If the bill passes the House, it would be a serious risk for Boehner, a beleagured speaker who has often seen risks turn out badly in the past. Even before Saturday's meeting began, it was clear that senior Republicans understood these possible consequences. Some rank-and-file Republicans said they now see no way out of the shutdown.
Rep. Thomas J. Rooney (R-FL) said a shutdown was now "likely." "What's going on that would make you think otherwise? Maybe I'll hear something in there that will change that," he said before going into the GOP meeting. "I doubt it."
Before the meeting of the entire House Republican Conference, Boehner gathered his leadership team in his second-floor Capitol office to go over the GOP's final options. Aides said the Republicans were still considering all their alternatives and were searching for maneuvers that would allow them to walk an incredibly fine line — appeasing a bloc of 30 or more far-right conservatives who are demanding an aggressive posture against Obamacare and also finding something that could be acceptable to Senate Democrats.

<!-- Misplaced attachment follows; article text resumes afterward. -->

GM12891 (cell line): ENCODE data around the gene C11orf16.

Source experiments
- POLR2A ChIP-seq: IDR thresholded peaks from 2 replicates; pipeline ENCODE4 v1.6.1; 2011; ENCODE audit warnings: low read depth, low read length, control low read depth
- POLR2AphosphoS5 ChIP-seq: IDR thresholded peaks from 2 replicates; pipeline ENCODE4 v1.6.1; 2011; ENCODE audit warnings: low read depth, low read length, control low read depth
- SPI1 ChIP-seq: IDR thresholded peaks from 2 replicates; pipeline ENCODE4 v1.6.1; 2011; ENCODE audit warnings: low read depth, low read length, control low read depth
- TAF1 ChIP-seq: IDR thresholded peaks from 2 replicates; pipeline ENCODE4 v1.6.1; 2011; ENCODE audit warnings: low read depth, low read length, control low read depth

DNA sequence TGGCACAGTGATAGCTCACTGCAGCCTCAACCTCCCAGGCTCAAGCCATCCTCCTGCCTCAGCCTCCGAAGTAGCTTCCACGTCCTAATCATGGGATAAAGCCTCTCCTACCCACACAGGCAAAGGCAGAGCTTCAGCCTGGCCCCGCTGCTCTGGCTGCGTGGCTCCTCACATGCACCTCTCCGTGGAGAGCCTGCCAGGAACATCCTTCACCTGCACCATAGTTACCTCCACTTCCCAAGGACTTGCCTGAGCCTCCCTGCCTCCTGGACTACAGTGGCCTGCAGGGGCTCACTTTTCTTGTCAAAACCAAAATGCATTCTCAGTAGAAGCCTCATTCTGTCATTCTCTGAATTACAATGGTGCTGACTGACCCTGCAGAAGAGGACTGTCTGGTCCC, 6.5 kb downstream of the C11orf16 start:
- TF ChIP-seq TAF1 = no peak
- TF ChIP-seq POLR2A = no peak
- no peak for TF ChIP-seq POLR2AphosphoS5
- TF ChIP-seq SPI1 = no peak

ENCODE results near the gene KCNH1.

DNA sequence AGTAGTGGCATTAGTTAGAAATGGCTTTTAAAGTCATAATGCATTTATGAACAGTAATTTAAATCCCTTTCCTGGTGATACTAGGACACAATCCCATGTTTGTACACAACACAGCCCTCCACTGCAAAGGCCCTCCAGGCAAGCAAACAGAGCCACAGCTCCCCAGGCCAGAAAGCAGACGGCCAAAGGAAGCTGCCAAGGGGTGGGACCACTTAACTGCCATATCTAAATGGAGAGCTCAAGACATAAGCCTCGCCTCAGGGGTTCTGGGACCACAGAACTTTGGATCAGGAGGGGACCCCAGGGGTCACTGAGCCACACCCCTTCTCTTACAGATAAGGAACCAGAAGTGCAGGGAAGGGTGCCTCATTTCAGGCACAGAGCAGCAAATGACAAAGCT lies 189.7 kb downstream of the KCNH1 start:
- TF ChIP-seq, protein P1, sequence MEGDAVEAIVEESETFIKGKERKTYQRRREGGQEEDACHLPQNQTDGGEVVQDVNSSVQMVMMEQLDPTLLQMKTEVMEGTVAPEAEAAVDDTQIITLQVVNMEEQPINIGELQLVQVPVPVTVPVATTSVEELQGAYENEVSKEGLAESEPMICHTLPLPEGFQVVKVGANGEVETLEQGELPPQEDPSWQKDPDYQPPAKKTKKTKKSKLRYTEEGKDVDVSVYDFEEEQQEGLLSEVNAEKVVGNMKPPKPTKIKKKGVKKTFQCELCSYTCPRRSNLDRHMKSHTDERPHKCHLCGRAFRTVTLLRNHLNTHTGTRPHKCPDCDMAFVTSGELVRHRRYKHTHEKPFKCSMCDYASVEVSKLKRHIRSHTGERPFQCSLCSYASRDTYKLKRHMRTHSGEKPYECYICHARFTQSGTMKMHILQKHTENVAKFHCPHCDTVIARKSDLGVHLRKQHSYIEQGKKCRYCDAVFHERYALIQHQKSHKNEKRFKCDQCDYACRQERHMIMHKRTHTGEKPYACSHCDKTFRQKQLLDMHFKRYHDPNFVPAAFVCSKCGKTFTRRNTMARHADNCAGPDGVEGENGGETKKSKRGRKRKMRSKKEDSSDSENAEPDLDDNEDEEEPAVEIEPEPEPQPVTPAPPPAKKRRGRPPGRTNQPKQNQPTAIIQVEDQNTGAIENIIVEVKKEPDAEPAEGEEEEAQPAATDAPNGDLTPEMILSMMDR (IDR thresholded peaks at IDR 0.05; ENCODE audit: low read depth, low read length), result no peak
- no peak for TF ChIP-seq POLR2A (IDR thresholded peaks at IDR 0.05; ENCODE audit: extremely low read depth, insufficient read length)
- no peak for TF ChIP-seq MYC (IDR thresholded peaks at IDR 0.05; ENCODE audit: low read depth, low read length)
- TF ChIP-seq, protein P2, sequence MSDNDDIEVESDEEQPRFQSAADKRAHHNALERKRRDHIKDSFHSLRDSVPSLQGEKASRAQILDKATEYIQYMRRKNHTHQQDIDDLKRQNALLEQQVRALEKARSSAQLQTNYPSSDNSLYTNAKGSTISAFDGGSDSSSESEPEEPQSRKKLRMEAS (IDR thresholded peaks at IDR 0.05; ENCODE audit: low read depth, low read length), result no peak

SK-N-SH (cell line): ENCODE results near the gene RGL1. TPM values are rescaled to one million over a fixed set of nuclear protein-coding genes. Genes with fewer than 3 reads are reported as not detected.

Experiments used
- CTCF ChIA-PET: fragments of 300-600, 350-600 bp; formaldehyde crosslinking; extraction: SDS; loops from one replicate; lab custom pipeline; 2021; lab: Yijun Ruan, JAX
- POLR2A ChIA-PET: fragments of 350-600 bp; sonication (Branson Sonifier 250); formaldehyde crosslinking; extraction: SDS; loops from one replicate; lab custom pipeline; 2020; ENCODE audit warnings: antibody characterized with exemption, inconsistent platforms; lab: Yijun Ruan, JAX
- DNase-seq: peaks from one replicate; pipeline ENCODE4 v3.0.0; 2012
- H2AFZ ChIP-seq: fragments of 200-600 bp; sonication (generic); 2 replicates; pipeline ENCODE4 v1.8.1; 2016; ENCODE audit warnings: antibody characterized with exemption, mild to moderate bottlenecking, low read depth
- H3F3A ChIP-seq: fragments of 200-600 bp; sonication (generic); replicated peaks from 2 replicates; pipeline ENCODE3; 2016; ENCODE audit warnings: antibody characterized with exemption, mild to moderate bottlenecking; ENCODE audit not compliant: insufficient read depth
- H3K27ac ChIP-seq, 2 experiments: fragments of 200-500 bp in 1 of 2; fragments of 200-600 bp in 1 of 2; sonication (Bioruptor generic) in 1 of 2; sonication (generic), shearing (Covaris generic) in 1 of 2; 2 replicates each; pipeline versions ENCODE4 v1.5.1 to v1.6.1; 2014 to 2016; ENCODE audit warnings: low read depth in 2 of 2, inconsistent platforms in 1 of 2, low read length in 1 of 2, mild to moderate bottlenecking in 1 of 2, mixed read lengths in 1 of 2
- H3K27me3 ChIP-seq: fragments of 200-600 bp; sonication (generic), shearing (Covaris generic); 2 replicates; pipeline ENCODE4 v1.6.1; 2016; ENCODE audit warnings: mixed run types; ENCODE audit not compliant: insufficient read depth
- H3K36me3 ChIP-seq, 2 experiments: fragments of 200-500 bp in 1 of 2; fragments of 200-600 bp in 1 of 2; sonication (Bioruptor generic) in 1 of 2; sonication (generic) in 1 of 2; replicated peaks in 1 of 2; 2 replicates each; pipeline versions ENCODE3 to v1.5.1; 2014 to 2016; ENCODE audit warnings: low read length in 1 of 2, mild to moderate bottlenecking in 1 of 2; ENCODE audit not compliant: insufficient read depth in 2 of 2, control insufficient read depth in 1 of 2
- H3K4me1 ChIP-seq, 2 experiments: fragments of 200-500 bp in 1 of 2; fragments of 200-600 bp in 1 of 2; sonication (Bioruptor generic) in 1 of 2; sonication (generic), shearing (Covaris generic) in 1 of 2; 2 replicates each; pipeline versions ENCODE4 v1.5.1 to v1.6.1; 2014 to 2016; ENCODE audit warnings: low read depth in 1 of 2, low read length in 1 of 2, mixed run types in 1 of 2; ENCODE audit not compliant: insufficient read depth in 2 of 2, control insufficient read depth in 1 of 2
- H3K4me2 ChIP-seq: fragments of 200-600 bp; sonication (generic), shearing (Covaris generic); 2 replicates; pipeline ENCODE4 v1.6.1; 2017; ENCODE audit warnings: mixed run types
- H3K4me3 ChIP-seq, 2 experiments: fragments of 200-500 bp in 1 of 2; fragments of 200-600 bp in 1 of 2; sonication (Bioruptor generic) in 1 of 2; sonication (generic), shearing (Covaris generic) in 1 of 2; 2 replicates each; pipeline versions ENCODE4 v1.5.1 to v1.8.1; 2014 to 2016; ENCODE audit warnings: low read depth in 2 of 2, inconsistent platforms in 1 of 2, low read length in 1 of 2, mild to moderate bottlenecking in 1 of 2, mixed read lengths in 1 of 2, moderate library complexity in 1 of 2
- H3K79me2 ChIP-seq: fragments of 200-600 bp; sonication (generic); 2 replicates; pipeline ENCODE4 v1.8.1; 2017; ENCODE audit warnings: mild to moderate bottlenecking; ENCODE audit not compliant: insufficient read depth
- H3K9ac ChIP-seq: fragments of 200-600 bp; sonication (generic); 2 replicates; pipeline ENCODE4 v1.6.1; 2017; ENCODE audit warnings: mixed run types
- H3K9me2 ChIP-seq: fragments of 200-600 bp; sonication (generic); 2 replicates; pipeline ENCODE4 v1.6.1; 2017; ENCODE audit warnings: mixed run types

At this stage, Boehner and his top lieutenants, Majority Leader Eric Cantor (R-VA) and Majority Whip Kevin McCarthy (R-CA), are refusing to entertain the prospect of seeking out Democratic votes to keep the government open, according to advisers who spoke on the condition of anonymity to discuss the closed-door talks.
The rare Saturday session followed the Senate's passage Friday of a stopgap government funding bill and promptly departed, leaving all of the pressure to find a solution on House Republican leaders.
On Saturday, as this drama played out on Capitol Hill, Obama played golf at Fort Belvoir in Virginia.
The day before, Obama had sternly lecturing GOP leaders that the easiest path forward would be to approve the Senate's bill, which includes money for the implementation of the Affordable Care Act, the president's prized legislation achievement, which he signed into law in 2010.